My Kid is the School Bully – What do I do Now?

Bullying is a big problem in schools today. According to the National Bullying Prevention Center, over 20% of students in 2016 reported being the victim of a bully’s attack. From hurtful words to physical assault, bullies have a big impact on their target’s long-term development. Academic problems, anxiety, and depression are just a few of the negative side effects of being bullied.

What happens when your child is caught tormenting a classmate? How can parents help their child find better ways to relate to their peers?

Find the Source

Bullying is not a random occurrence. There is always an underlying problem. The bully seeks out victims as a way to relieve their own internal pressures. Find out what’s behind your child’s behavior in order to create an appropriate solution. Some common triggers include:

  • Transitions. Changing schools, moving to a new neighborhood, or entering a new social circle are all stressful events. Some students turn to bully behaviors because they think it makes them more popular.
  • Problems at home. According to the University of Washington, there is a strong correlation between home environment and bullying. Are there any issues in the home that may be causing stress to your youngster?
  • Undiagnosed developmental disability. High-functioning autism, ADHD, and other “invisible” conditions make it difficult for kids to understand and respond appropriately to social cues. These misunderstandings can lead to bullying and other aggressive behaviors.

Talk to your child to find the source of their frustration. Wait until you’re both calm and in an even mood before broaching the subject to avoid flaring tempers on both sides.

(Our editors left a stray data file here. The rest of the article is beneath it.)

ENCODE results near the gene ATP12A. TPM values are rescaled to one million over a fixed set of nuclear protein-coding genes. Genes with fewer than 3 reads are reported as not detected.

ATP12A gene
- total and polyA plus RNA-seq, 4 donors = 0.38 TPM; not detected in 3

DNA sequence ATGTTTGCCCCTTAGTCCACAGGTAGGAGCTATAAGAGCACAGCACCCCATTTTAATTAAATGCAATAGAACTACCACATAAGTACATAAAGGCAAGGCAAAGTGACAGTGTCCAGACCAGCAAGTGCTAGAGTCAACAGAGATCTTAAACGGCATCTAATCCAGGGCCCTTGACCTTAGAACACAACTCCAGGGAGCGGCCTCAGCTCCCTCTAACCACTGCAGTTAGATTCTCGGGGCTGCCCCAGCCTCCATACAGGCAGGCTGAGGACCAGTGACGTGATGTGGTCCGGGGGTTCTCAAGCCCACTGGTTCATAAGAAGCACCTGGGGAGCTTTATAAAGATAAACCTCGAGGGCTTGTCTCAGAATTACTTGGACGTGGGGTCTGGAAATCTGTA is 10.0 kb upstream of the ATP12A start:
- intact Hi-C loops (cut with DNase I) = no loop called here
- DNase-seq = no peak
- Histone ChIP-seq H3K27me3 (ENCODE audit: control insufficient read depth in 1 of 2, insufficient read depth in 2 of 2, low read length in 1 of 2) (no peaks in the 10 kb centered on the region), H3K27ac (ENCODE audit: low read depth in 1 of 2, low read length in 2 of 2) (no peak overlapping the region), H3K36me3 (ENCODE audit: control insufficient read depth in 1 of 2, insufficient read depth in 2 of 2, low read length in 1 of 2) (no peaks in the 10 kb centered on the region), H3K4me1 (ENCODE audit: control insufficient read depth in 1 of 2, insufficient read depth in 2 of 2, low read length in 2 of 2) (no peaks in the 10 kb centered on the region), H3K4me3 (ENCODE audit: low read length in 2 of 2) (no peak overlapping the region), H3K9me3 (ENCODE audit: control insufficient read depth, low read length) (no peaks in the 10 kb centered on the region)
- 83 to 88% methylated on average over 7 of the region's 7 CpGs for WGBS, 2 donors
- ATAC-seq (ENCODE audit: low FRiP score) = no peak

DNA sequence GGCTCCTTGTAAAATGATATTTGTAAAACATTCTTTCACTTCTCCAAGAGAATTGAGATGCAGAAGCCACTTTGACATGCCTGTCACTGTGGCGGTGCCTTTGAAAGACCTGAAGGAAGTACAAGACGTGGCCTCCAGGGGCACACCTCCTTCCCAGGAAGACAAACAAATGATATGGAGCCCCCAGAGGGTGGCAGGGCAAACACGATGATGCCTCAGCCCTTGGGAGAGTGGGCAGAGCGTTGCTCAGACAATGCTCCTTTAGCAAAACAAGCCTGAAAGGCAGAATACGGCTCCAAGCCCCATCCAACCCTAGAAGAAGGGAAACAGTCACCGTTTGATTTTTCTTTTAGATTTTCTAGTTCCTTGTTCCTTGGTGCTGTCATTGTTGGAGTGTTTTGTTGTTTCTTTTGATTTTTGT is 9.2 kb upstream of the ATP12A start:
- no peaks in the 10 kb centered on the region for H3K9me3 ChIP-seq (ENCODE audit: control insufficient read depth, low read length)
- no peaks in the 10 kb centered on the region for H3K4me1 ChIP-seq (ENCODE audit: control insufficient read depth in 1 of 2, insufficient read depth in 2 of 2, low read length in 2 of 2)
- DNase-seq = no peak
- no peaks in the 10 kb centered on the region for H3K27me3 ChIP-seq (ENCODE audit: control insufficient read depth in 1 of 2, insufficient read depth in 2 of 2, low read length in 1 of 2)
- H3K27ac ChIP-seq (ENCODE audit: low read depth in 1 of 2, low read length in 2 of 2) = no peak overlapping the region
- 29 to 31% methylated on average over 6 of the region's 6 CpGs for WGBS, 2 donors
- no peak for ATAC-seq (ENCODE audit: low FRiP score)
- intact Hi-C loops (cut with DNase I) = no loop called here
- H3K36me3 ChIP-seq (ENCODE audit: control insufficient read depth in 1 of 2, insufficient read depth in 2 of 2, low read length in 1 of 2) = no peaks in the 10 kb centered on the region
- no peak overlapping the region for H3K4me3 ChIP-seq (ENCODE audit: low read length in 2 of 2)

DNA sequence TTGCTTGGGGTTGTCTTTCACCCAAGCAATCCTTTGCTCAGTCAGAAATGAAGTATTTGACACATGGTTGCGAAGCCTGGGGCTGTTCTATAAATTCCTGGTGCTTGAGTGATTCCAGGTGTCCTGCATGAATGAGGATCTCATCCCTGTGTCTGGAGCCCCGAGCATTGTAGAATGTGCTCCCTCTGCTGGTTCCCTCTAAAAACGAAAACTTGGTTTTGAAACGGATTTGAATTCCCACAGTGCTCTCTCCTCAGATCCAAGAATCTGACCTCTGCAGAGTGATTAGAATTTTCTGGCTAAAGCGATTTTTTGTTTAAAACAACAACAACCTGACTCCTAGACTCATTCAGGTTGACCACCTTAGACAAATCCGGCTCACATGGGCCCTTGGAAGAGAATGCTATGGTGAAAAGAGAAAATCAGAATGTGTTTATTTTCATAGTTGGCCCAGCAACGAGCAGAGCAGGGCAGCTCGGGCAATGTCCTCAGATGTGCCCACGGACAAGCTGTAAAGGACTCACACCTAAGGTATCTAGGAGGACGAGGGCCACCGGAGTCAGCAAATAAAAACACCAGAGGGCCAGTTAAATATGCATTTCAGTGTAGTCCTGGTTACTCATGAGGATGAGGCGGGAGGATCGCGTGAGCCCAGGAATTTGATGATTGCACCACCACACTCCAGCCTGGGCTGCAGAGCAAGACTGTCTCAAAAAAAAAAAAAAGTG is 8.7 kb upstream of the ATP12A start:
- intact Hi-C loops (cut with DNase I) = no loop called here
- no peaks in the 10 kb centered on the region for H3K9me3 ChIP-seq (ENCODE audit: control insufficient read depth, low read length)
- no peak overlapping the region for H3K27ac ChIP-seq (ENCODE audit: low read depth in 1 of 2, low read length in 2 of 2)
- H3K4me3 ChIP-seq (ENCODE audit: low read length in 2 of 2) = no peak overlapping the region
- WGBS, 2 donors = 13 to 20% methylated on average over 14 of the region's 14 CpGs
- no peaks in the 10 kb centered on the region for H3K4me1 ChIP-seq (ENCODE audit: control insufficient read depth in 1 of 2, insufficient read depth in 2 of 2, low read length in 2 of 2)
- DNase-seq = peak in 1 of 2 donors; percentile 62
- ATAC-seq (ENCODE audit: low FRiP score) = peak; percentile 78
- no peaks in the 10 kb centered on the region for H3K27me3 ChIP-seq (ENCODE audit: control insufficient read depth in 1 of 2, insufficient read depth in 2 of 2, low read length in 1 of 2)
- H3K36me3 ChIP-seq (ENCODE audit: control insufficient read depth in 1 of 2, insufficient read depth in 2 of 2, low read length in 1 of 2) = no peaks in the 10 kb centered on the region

Correct the Problem

Once you’ve found the source of the problem, take corrective actions to stop unwanted behaviors.

  • Create appropriate consequences for continued behaviors. For example, students who are caught tormenting classmates online should lose their internet privileges for a specified length of time.
  • Teach your child other ways to cope with stress. Your most important tool in this effort is your attention. Listen with an open mind, validate their feelings, and offer reasonable solutions to their problems.
  • Talk to school officials. Teachers and principals can provide vital information and act as your eyes and ears when you can’t be physically present.

Be consistent with consequences and stay involved for best results.

Empathy and Compassion: The Keys to Ending Bullying

Empathy is the ability to understand another person’s viewpoint. Compassion is a feeling of concern that motivates someone to help another person. Encourage these virtues in your child to reduce their desire to be a bully. Empathy prevents children from taking pleasure in bullying activities while compassion drives them to assist and defend others when they fall victim.

It’s vital that you don’t take your child’s bullying tendencies personally. Having a child with challenging behaviors does not make you a bad parent. Your positive attention, loving guidance, and active involvement are more than enough to help your child make better social choices.

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